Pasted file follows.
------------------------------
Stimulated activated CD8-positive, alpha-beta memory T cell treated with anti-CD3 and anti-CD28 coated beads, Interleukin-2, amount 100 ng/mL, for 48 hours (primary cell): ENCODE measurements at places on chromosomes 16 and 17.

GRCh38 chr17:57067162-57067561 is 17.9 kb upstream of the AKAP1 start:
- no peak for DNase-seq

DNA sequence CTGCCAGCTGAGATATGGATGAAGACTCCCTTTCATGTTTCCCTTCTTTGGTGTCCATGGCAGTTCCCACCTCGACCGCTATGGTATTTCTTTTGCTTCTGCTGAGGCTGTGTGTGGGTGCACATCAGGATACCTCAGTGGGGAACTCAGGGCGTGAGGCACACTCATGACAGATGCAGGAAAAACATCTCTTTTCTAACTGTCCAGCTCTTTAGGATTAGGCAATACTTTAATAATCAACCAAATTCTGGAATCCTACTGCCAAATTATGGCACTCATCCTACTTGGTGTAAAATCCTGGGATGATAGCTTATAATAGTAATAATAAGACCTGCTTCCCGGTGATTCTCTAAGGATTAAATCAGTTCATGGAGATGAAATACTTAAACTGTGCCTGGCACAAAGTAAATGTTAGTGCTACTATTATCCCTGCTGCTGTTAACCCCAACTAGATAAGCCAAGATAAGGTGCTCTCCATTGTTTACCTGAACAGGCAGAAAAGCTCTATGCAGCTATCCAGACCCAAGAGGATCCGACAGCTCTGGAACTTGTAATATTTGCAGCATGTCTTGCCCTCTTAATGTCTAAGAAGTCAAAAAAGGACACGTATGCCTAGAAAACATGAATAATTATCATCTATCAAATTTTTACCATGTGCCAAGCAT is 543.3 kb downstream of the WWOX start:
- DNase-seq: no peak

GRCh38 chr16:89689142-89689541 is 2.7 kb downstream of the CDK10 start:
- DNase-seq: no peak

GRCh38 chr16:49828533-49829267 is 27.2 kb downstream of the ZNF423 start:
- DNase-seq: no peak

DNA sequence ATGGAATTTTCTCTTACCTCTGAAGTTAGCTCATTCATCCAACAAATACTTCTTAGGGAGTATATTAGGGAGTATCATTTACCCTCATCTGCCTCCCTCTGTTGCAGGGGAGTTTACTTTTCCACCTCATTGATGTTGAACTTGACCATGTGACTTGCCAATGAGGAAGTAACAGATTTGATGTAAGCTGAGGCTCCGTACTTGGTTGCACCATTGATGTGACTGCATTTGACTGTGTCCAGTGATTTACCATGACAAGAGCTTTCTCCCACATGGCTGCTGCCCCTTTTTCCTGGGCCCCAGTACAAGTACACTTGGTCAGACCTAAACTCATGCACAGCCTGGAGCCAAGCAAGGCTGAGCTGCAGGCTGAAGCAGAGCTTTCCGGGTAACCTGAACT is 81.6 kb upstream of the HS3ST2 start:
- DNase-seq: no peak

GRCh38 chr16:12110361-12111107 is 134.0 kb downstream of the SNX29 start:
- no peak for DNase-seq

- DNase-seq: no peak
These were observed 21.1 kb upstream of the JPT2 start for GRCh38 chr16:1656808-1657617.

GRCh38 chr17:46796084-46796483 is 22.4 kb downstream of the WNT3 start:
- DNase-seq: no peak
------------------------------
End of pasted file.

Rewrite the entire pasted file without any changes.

Stimulated activated CD8-positive, alpha-beta memory T cell treated with anti-CD3 and anti-CD28 coated beads, Interleukin-2, amount 100 ng/mL, for 48 hours (primary cell): ENCODE measurements at places on chromosomes 16 and 17.

GRCh38 chr17:57067162-57067561 is 17.9 kb upstream of the AKAP1 start:
- no peak for DNase-seq

DNA sequence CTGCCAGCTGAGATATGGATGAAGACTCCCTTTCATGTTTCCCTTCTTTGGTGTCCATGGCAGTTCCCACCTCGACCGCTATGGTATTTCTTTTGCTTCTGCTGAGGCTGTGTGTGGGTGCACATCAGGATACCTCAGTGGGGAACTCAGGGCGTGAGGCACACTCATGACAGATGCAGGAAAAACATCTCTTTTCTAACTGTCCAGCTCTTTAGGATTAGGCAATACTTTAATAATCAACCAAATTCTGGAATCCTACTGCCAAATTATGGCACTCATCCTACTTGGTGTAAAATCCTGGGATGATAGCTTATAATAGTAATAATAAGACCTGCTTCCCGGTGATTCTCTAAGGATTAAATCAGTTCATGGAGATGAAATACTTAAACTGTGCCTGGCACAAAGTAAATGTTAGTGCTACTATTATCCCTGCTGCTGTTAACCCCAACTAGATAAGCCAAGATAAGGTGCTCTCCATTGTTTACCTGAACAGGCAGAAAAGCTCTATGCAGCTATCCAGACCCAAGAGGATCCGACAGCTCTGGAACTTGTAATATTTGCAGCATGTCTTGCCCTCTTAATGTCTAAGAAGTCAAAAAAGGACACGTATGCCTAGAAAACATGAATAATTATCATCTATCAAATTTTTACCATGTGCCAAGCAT is 543.3 kb downstream of the WWOX start:
- DNase-seq: no peak

GRCh38 chr16:89689142-89689541 is 2.7 kb downstream of the CDK10 start:
- DNase-seq: no peak

GRCh38 chr16:49828533-49829267 is 27.2 kb downstream of the ZNF423 start:
- DNase-seq: no peak

DNA sequence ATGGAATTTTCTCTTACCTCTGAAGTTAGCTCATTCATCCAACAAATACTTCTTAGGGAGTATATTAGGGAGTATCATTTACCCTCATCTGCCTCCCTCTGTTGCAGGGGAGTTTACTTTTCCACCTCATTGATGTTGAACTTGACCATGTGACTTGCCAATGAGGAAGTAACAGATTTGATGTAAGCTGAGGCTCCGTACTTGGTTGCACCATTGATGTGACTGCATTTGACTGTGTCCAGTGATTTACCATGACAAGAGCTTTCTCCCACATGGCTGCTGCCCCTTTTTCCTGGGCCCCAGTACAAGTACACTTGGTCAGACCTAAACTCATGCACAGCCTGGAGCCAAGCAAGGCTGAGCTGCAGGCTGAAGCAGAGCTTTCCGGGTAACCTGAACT is 81.6 kb upstream of the HS3ST2 start:
- DNase-seq: no peak

GRCh38 chr16:12110361-12111107 is 134.0 kb downstream of the SNX29 start:
- no peak for DNase-seq

- DNase-seq: no peak
These were observed 21.1 kb upstream of the JPT2 start for GRCh38 chr16:1656808-1657617.

GRCh38 chr17:46796084-46796483 is 22.4 kb downstream of the WNT3 start:
- DNase-seq: no peak